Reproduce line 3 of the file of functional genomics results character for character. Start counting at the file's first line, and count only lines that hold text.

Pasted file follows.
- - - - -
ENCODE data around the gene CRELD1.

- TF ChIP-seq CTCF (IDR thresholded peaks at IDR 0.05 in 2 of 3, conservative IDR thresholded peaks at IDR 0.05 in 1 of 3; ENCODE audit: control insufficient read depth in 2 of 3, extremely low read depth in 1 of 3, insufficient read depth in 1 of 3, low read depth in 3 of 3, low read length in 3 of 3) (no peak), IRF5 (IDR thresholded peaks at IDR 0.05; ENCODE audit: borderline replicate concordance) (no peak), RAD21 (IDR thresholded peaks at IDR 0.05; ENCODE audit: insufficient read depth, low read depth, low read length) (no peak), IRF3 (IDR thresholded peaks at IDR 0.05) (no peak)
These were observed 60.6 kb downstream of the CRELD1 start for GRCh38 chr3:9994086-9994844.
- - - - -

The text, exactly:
These were observed 60.6 kb downstream of the CRELD1 start for GRCh38 chr3:9994086-9994844.